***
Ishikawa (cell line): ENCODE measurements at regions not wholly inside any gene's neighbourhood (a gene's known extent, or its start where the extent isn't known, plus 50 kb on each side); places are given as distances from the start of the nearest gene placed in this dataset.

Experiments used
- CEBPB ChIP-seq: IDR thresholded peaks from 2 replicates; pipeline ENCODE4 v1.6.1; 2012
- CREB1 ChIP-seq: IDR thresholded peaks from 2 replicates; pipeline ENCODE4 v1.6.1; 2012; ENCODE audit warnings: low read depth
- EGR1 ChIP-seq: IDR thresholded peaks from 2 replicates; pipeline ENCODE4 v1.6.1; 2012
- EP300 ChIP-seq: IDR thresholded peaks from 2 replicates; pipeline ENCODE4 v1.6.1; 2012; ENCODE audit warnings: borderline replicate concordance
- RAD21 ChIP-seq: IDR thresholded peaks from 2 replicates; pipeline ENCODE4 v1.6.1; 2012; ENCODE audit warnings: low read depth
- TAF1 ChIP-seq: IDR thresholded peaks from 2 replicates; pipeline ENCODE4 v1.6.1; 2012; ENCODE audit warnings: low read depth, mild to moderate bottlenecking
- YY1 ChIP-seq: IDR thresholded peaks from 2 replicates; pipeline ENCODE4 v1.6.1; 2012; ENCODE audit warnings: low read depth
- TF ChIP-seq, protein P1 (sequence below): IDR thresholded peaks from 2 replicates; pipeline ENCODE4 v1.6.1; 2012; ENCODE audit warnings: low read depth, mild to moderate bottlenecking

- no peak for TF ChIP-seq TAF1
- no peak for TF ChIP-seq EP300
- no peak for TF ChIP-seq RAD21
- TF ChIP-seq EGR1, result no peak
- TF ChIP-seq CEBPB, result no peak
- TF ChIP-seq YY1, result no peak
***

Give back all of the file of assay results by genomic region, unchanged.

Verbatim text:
Ishikawa (cell line): ENCODE measurements at regions not wholly inside any gene's neighbourhood (a gene's known extent, or its start where the extent isn't known, plus 50 kb on each side); places are given as distances from the start of the nearest gene placed in this dataset.

Experiments used
- CEBPB ChIP-seq: IDR thresholded peaks from 2 replicates; pipeline ENCODE4 v1.6.1; 2012
- CREB1 ChIP-seq: IDR thresholded peaks from 2 replicates; pipeline ENCODE4 v1.6.1; 2012; ENCODE audit warnings: low read depth
- EGR1 ChIP-seq: IDR thresholded peaks from 2 replicates; pipeline ENCODE4 v1.6.1; 2012
- EP300 ChIP-seq: IDR thresholded peaks from 2 replicates; pipeline ENCODE4 v1.6.1; 2012; ENCODE audit warnings: borderline replicate concordance
- RAD21 ChIP-seq: IDR thresholded peaks from 2 replicates; pipeline ENCODE4 v1.6.1; 2012; ENCODE audit warnings: low read depth
- TAF1 ChIP-seq: IDR thresholded peaks from 2 replicates; pipeline ENCODE4 v1.6.1; 2012; ENCODE audit warnings: low read depth, mild to moderate bottlenecking
- YY1 ChIP-seq: IDR thresholded peaks from 2 replicates; pipeline ENCODE4 v1.6.1; 2012; ENCODE audit warnings: low read depth
- TF ChIP-seq, protein P1 (sequence below): IDR thresholded peaks from 2 replicates; pipeline ENCODE4 v1.6.1; 2012; ENCODE audit warnings: low read depth, mild to moderate bottlenecking

- no peak for TF ChIP-seq TAF1
- no peak for TF ChIP-seq EP300
- no peak for TF ChIP-seq RAD21
- TF ChIP-seq EGR1, result no peak
- TF ChIP-seq CEBPB, result no peak
- TF ChIP-seq YY1, result no peak